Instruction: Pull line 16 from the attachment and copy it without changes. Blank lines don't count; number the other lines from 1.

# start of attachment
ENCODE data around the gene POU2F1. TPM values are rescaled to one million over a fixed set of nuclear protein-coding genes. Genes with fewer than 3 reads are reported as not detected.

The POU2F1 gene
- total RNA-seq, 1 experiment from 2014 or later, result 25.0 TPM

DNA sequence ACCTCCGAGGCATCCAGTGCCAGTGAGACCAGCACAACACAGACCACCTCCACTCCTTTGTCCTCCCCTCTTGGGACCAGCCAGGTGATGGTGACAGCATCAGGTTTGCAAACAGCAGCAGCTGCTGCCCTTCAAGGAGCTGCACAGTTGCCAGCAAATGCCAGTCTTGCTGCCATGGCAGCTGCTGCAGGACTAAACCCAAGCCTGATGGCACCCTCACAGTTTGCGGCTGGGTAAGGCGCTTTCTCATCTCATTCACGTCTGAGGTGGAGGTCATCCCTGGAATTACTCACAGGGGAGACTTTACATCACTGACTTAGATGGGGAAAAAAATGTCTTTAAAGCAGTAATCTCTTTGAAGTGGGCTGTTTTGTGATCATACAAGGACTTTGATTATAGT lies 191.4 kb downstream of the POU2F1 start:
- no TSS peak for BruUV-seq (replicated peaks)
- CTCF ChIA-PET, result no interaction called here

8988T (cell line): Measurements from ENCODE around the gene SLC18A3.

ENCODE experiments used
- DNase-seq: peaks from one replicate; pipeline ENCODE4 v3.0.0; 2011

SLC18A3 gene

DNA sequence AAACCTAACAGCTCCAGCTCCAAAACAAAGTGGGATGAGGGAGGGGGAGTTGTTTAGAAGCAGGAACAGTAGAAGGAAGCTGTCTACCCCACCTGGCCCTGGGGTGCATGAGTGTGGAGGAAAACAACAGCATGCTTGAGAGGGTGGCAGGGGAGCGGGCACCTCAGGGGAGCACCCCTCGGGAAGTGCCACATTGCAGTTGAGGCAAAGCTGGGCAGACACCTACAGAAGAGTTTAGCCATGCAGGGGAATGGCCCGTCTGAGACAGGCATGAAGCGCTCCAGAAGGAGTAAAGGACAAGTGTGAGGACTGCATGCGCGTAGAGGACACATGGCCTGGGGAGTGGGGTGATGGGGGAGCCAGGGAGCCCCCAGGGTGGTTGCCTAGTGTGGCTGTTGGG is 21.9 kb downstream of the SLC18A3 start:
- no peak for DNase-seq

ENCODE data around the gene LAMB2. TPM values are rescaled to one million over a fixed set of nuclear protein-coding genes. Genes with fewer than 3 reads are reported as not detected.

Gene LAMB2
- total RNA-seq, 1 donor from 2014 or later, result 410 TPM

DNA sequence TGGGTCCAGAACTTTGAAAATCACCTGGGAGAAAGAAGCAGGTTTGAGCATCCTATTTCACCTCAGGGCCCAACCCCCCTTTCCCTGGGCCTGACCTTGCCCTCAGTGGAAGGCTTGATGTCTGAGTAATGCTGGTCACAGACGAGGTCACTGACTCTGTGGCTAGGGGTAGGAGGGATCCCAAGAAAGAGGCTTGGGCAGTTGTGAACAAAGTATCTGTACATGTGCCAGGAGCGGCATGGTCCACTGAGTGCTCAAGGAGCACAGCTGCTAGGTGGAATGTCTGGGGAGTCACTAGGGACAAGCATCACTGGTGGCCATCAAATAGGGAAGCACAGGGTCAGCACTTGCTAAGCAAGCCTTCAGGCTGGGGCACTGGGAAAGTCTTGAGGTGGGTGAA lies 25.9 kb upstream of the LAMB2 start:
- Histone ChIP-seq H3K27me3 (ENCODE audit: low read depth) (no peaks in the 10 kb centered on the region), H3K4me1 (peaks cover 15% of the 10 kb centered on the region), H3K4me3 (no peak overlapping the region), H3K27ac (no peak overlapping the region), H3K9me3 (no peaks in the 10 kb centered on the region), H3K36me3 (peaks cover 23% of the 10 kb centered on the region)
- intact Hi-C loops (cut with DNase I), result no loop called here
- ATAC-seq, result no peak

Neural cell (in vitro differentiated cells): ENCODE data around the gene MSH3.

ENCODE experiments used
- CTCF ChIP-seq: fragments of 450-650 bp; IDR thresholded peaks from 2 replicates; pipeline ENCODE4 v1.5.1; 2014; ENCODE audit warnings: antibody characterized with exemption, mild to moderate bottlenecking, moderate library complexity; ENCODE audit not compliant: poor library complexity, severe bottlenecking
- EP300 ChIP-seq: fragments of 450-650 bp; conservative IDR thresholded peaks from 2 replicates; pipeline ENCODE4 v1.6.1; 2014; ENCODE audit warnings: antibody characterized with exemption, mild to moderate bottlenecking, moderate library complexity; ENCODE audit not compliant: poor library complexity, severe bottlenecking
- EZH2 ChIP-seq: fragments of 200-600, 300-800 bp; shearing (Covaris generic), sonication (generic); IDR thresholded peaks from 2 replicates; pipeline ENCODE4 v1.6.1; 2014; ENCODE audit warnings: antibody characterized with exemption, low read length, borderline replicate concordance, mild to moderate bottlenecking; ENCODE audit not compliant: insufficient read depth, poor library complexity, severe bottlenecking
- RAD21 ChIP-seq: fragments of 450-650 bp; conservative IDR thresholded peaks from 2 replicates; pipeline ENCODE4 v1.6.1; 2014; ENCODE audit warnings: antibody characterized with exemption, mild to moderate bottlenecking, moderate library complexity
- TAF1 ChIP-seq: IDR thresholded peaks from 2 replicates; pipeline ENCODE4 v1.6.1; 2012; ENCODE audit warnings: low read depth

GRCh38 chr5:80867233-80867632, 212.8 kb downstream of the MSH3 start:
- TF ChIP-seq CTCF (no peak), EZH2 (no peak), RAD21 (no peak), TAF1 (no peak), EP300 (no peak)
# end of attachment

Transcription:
DNA sequence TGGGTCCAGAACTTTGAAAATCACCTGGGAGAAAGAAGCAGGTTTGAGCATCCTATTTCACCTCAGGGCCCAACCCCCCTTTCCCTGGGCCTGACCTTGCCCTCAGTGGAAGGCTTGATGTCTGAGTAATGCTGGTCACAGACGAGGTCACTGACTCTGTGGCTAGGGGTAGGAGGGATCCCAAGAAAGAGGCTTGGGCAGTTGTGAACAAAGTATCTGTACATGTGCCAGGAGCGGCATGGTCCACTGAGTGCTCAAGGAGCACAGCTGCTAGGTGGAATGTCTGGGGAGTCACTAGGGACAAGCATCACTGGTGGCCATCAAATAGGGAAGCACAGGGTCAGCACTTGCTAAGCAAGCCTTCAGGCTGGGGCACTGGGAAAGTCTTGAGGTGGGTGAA lies 25.9 kb upstream of the LAMB2 start: